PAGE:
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Should cities and towns be required to place solar panels on the roofs of new municipal buildings?

Mark SandeenFran Ludwig


Mark Sandeen

Lexington selectman; President, MassSolar, an advocacy group; owner of solar business; former chair of Sustainable Lexington

Ninety-two percent of Americans overwhelmingly favor more solar energy, and that support transcends party lines. It is easy to see why so many people love solar: It is a clean, renewable energy source that lowers electricity costs, reduces fossil fuel pollution, and improves our health.

Solar now produces about 6 percent of the electricity we consume in Massachusetts. But we could be doing far more. A federal study found that Massachusetts could generate about 47 percent of its electricity from rooftop solar.


One way to accelerate solar energy production would be by requiring cities and towns to install rooftop solar on all new municipal buildings, potentially exempting communities served by municipal light districts, which are ineligible for the state’s solar incentive program.

Lexington has been doing its part. We installed rooftop solar on five schools and our library in 2014, and then built a major solar installation, including two solar canopies, at our composting facility in 2017. Those projects provide more than $500,000 in new annual revenue to the town.

Our solar projects have been so successful that we now require that all our new municipal buildings be designed to maximize on-site solar unless there are good reasons solar is not possible.

The policy challenges architects to question business-as-usual assumptions, look carefully at what’s possible for each building, and design for solar from the start.

In our experience architects rise to the challenge. They delivered all-electric, energy-efficient designs maximizing solar production on four recent building projects: a preschool, an elementary school, a fire station, and a police station. Amazingly, the two new schools will be net-zero, generating more energy from their rooftops and parking lots than they consume.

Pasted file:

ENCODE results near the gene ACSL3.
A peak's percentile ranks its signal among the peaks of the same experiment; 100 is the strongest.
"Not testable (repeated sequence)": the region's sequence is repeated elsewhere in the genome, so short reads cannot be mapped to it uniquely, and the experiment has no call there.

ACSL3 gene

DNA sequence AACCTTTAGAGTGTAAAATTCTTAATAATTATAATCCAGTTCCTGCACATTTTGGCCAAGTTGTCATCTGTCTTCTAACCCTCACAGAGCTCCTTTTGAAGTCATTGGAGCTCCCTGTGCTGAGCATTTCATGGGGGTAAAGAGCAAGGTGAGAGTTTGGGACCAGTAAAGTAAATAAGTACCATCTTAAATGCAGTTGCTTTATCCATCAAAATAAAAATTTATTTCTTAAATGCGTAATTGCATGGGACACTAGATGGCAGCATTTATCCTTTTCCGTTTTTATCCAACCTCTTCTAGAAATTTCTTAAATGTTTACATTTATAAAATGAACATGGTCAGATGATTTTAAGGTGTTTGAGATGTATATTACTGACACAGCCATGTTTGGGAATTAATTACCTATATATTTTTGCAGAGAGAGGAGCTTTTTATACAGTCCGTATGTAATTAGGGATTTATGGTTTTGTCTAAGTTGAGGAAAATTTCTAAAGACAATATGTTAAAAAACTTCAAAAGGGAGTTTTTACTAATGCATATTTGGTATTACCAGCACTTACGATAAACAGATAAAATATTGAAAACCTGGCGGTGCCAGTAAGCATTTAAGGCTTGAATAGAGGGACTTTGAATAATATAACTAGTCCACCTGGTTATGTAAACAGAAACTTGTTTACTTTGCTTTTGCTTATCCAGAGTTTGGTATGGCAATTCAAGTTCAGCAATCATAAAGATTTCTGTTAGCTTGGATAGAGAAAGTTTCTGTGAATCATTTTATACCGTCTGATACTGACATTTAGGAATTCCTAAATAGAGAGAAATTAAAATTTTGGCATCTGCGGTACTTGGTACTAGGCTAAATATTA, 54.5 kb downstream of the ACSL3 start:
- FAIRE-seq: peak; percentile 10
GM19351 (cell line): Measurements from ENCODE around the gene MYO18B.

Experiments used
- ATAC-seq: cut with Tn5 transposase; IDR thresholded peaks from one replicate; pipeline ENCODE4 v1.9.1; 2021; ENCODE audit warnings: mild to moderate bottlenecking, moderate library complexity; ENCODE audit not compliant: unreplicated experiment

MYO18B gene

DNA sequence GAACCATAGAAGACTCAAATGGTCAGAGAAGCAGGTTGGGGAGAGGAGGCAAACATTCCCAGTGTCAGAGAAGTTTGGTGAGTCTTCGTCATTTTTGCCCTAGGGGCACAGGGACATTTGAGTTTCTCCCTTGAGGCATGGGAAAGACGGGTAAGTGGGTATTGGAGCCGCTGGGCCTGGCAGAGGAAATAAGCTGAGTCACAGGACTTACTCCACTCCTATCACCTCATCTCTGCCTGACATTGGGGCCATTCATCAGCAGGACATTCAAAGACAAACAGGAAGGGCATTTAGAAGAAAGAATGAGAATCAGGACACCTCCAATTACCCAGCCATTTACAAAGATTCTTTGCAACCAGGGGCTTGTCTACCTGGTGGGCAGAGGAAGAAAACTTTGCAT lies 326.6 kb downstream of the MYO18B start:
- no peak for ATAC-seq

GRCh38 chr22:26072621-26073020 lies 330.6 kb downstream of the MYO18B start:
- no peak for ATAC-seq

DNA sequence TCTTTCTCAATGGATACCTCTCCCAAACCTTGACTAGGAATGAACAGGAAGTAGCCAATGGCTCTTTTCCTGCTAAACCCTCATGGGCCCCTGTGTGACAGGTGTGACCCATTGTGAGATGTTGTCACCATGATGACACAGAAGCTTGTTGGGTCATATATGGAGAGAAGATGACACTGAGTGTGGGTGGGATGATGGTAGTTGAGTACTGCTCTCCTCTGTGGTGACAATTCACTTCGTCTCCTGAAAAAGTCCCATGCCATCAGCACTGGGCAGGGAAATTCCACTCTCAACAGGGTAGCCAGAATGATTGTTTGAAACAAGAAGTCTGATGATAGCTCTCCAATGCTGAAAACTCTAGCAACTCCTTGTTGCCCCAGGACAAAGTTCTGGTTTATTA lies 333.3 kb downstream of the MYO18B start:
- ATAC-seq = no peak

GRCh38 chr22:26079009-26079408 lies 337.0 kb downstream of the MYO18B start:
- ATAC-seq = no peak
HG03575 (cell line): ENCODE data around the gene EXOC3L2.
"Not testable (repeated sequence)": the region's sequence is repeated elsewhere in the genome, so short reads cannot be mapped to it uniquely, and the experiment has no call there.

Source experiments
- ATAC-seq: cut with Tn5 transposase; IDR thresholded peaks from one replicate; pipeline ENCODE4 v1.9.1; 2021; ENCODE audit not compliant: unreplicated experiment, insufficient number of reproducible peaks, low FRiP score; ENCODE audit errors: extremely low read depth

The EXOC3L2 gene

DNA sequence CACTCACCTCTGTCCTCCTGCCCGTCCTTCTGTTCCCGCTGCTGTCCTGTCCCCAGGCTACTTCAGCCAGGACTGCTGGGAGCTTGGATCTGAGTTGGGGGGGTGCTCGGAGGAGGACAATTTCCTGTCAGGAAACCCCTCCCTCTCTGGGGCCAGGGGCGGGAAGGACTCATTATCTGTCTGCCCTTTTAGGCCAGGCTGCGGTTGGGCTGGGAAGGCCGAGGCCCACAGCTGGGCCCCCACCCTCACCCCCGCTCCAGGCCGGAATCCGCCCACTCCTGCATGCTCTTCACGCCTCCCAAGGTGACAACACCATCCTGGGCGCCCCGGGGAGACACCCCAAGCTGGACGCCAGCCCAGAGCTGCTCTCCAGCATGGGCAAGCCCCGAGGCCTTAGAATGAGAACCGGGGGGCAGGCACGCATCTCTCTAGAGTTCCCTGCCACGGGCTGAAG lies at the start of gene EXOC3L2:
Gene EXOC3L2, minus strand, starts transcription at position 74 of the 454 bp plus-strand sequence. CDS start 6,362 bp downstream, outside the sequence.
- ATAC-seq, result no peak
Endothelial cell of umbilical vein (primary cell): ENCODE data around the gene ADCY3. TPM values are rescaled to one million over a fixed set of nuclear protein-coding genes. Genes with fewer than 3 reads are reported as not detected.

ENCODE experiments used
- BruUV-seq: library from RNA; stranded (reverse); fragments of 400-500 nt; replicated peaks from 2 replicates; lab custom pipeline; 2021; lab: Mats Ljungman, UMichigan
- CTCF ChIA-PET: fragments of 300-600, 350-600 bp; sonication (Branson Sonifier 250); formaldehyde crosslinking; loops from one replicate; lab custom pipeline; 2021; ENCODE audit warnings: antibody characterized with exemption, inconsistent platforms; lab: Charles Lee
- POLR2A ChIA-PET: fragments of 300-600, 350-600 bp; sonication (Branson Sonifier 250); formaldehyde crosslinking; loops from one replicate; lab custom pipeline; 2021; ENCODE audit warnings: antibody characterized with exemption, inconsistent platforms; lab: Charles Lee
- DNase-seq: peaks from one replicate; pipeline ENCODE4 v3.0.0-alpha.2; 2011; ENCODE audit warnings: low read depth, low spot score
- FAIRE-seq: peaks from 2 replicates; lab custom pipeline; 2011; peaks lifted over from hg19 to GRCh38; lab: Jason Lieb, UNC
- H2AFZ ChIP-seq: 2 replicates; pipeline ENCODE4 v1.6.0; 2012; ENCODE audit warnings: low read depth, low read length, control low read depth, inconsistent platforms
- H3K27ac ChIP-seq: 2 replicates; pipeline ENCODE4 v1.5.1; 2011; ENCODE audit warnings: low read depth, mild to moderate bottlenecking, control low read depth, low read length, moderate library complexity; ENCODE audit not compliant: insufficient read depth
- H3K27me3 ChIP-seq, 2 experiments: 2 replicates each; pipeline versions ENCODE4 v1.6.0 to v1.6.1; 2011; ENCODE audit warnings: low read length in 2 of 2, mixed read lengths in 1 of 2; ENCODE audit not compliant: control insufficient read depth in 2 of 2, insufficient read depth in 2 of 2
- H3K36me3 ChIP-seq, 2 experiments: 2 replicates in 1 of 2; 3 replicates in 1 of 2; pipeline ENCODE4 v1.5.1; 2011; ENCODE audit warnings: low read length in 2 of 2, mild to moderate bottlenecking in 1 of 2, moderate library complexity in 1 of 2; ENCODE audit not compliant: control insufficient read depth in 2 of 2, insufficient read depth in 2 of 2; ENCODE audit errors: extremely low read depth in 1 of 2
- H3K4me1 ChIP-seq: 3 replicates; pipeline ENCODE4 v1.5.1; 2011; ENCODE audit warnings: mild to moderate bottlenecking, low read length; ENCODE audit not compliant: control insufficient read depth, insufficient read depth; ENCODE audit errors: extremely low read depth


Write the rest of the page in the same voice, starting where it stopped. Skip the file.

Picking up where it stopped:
Municipal policies also set an example for commercial property owners, showing how to profitably produce significant amounts of renewable energy.


Once Lexington’s next phase of solar projects are operating, our solar energy systems will generate 65 percent of Lexington’s municipal electricity and almost $1 million in annual revenue, all at no cost to the town.

Our policies should ask architects to design for the future, a clean, renewable energy future that is better for our health, wallets, and planet.

William H. RyanHandout


William H. Ryan

Former Haverhill mayor, city councilor, and School Committee member

We all want our local communities to do whatever they can to help fight global climate change. But mandating cities and towns include a rooftop solar array on every new building is a misguided way to promote that goal.

There is no doubt solar power offers great promise as a way to save money and help the environment. But at least in the short term, there are plenty of reasons municipal leaders should tread cautiously in embracing it.

With so many solar contractors to choose from, municipal managers no less than homeowners face a daunting task in deciding which are most likely to be reliable over the long-term. A mistake in choosing a contractor could result in high costs and significant headaches down the road.

Moreover, the technology of solar energy is fast-changing. It may not be much of an exaggeration to say a solar system you installed 20 years ago is today equal to having a wood stove on your roof. Rather than rush into installing a system that might soon become obsolete, municipalities would do better to wait for the technology to advance.


Municipal leaders should also be wary about the potential costs they face in maintaining or replacing solar collectors. This is New England, after all, where we are accustomed to the kinds of heavy storms that can inflict damage or even destroy facilities exposed to the elements.

Cities and towns are foolish to go full tilt on solar when they have other much less risky or costly ways to curb their carbon footprints. Initiatives ranging from repairing or replacing old windows to shutting off lights when not in use, updating HVAC and electrical systems, and installing new insulation, could go a long way toward reducing our energy use.

We can all embrace the vision of a future in which the roofs of every school and town hall contain solar arrays. But rather than race headlong into that future, let’s make sure the technology is there to make it a workable reality. In the meantime there is much cities and towns can do to be part of the solution to climate change.

This is not a scientific survey. Please only vote once.

As told to Globe correspondent John Laidler. To suggest a topic, please contact laidler@globe.com.